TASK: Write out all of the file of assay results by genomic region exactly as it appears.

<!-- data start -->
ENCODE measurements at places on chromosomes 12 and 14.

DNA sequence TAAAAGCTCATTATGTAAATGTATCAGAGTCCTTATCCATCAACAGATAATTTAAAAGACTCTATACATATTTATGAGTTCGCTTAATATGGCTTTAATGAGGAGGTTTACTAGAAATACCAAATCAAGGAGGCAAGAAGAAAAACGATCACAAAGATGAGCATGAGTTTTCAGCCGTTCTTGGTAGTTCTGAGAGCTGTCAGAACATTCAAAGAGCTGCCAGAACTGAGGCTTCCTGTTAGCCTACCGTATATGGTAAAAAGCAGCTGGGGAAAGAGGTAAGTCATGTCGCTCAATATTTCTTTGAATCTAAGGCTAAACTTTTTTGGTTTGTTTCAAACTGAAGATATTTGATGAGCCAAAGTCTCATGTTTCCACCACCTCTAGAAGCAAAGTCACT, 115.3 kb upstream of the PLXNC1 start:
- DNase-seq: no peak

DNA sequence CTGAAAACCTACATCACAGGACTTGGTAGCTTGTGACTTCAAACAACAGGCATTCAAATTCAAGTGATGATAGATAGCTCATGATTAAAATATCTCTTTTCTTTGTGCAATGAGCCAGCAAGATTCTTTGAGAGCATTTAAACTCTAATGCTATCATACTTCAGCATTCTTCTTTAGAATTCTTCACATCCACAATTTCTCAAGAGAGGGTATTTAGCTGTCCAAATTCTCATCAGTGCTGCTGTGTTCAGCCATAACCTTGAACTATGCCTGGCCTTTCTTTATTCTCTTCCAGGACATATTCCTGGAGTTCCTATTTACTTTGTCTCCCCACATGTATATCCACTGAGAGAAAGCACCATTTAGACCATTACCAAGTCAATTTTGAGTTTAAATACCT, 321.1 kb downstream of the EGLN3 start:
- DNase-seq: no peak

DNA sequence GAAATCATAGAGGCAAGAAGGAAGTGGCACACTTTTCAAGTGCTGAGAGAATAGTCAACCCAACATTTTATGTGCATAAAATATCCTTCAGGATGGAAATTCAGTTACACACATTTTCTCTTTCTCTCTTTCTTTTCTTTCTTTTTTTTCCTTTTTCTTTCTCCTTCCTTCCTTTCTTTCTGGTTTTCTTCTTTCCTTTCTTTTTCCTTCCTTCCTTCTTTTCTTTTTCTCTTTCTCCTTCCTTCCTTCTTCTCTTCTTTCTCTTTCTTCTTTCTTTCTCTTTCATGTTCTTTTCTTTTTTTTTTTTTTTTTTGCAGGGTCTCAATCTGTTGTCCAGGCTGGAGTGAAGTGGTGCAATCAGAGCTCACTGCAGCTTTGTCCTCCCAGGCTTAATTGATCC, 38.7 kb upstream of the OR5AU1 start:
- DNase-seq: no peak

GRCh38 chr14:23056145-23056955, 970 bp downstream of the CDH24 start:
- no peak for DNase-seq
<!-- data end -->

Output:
ENCODE measurements at places on chromosomes 12 and 14.

DNA sequence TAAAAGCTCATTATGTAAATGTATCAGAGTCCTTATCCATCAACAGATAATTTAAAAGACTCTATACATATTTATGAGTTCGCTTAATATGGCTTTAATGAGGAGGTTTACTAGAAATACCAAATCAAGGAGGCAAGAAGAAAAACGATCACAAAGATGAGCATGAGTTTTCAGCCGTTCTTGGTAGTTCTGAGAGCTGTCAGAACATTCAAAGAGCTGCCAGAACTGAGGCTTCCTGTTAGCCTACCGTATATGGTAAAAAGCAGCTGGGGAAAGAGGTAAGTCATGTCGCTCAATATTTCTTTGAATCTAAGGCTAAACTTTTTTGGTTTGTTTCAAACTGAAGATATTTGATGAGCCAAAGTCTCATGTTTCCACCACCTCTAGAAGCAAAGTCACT, 115.3 kb upstream of the PLXNC1 start:
- DNase-seq: no peak

DNA sequence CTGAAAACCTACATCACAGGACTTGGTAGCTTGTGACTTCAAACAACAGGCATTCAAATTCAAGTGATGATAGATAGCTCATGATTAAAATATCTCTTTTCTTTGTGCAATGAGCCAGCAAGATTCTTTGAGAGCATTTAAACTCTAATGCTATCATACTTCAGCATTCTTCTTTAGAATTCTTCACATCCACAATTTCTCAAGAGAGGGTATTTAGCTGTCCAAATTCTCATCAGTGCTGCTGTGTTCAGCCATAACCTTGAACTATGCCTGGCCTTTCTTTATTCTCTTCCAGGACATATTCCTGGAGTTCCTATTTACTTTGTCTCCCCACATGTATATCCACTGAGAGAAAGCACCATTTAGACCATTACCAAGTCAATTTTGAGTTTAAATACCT, 321.1 kb downstream of the EGLN3 start:
- DNase-seq: no peak

DNA sequence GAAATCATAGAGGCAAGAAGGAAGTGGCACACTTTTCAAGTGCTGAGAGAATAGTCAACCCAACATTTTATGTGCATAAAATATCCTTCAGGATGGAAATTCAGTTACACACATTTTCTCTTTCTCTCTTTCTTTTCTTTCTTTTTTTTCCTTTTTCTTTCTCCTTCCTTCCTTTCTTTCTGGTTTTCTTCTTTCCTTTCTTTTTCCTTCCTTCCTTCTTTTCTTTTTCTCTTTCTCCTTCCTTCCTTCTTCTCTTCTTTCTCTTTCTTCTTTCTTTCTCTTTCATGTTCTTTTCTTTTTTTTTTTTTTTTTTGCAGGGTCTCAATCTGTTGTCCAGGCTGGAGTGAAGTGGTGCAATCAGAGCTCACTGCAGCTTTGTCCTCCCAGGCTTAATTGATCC, 38.7 kb upstream of the OR5AU1 start:
- DNase-seq: no peak

GRCh38 chr14:23056145-23056955, 970 bp downstream of the CDH24 start:
- no peak for DNase-seq